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The Democratic Strategist

Political Strategy for a Permanent Democratic Majority

That Ancient Choice: Mobilization Versus Persuasion

I was very happy yesterday to be able to cross-post Robert Creamer’s HuffPo piece laying out ten “rules” for Democrats in maximizing their performance in the 2010 midterm elections. Creamer is always a good read, and his take on 2010 was both succinct and comprehensive, which is rare.
But he indirectly raises an age-old issue that is important to get right, and that I’d like to comment on: the choice, in strategy, message and resource allocation, between base turnout “mobilization” and undecided
voter “persuasion.” Creamer says, in terms of this particular cycle, that “midterm elections are all about turnout.”
What he’s talking about here is the simple fact that the shape of the electorate is almost always different in midterm and presidential election cycles, with the smaller midterm electorate skewing towards Republicans. That’s a particular problem for Democrats in 2010, because of the especially large difference in midterm turnout between the oldest voters, who tend to make up a much larger percentage of the electorate, and the youngest voters, who tend to disappear in midterms. Obama’s unusually strong 2008 performance among the latter and weak performance among the former means that Democrats probably began the midterm cycle in the hole even when the president’s approval ratings were a whole lot better. Add in the excitement that atavistic conservative tactics have instilled in Republican voters, and the lukewarm attitude many Democrats have towards the White House and Democratic Members of Congress, and you can see why Creamer and other strategists are obsessed with turnout to the virtual exclusion of any other factor.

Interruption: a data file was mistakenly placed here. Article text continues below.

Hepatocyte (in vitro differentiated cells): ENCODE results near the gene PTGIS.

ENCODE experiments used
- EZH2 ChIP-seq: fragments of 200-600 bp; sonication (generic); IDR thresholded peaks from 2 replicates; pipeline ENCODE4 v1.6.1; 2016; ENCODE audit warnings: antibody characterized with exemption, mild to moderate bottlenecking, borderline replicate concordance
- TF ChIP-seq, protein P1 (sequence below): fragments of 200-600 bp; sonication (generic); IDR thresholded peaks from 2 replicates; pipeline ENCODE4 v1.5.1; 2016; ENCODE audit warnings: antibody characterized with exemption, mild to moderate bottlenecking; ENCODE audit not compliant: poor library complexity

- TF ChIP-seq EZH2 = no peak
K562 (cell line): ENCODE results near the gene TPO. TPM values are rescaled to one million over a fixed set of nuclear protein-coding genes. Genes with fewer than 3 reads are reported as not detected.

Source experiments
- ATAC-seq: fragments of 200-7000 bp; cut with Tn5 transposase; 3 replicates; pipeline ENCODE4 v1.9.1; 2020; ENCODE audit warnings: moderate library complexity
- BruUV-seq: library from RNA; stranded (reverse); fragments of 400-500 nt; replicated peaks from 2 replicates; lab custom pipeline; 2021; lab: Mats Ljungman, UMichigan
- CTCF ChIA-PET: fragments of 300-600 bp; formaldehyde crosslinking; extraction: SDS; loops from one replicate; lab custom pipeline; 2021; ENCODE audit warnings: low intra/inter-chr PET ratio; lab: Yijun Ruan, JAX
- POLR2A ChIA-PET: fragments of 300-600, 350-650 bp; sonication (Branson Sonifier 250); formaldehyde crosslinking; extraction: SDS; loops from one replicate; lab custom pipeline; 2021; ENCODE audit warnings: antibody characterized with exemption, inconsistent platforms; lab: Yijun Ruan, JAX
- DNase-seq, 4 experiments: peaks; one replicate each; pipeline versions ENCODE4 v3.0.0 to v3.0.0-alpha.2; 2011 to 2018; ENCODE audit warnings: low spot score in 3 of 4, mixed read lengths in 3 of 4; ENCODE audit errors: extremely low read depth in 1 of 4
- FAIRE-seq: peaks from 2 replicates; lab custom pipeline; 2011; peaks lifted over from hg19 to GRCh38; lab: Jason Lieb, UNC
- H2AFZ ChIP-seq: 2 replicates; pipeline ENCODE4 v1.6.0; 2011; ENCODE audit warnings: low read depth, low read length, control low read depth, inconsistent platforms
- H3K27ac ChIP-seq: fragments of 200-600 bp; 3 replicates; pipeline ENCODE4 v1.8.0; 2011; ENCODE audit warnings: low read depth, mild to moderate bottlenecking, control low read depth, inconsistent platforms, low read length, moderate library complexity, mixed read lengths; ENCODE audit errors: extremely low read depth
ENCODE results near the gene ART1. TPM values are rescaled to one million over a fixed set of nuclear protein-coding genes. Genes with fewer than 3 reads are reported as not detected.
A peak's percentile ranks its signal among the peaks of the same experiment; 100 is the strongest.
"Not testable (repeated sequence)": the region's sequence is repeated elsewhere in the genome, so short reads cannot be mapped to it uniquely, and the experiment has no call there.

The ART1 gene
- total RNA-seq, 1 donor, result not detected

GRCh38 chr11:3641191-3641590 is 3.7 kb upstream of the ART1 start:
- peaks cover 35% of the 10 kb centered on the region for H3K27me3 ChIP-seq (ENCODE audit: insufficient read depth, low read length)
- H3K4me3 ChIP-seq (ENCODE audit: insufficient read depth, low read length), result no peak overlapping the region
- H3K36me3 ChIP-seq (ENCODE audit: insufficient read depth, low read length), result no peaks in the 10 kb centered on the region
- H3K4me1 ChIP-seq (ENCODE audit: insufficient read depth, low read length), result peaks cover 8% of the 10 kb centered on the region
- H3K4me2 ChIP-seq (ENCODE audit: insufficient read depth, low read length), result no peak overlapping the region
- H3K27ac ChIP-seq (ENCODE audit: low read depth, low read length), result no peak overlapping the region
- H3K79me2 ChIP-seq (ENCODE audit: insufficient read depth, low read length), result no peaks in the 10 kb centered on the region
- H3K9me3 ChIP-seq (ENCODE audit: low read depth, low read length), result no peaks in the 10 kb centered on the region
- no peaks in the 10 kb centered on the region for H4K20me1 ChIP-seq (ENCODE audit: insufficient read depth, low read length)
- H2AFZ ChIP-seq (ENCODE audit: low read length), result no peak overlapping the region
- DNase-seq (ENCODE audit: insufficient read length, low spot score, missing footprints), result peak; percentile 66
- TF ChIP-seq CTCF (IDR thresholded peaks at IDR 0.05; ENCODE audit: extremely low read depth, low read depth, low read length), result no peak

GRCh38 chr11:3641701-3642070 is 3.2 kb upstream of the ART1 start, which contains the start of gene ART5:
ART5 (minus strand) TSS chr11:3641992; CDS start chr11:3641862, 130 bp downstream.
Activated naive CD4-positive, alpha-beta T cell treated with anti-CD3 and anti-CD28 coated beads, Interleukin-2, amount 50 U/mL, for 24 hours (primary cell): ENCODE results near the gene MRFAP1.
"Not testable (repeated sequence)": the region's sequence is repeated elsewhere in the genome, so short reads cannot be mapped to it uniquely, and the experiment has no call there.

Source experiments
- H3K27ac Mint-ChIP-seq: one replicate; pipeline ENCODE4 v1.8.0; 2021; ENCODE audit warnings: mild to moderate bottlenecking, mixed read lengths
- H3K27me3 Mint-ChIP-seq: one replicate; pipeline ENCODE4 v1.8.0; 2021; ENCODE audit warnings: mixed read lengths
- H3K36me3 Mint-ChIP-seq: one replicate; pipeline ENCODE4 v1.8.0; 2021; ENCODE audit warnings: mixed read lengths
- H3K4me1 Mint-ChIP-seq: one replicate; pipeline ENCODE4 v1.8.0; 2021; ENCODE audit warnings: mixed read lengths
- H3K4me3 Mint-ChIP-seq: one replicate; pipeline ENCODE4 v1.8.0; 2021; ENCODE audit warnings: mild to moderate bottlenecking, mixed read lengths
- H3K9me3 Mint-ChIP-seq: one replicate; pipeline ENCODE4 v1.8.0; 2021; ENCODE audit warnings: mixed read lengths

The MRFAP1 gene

But in the end, a vote is a vote, and votes obtained by convincing Democrats to turn out count the same as votes obtained by convincing undecideds or even Republicans to flip in your direction. The resources devoted to these tasks depend on a lot of variables, including the votes available through different techniques; you can certainly argue today that partisan polarization has reduced the number of “persaudable” swing voters to a bare minimum, particularly in a low-turnout midterm election. On the other hand, capturing a “persuadable” voter who’s very likely to turn out produces a bonus by denying your opponent a vote. And if your base-mobilization efforts happen to help your opponent turn out his or her own base (as can happen if you deploy particularly abrasive or ideological public appeals), the net value of each “turnout” vote can be relatively small or even in rare cases negative.
All these factors have to be weighed in the mix, and applied in a carefully developed strategy. Ideally, one’s mobilization and persuasion efforts would be complementary, but more often, choices have to be made based on assessments of both opportunities and costs. Creamer is emphatically correct that old-school under-the-radar GOTV efforts to get “your” voters to the polls can be very effective if executed properly, and because they are conducted late in the game and behind the scenes, they rarely help opponents get out their own vote. But the recent massive upsurge in early voting in many parts of the country has complicated GOTV campaigns considerably by stretching out the “end-game.”
In other words, winning elections is rarely “about” any one thing, though if you had to pick one factor this year, maximizing Democratic turnout would be far and away the most important thing. For those interested in this topic, The Democratic Strategist published a roundtable discussion of the whole base-versus-swing, and mobilization-versus-persuasion debate back in early 2008 (Robert Creamer, in fact, was one of the participants) and most of it remains entirely relevant.

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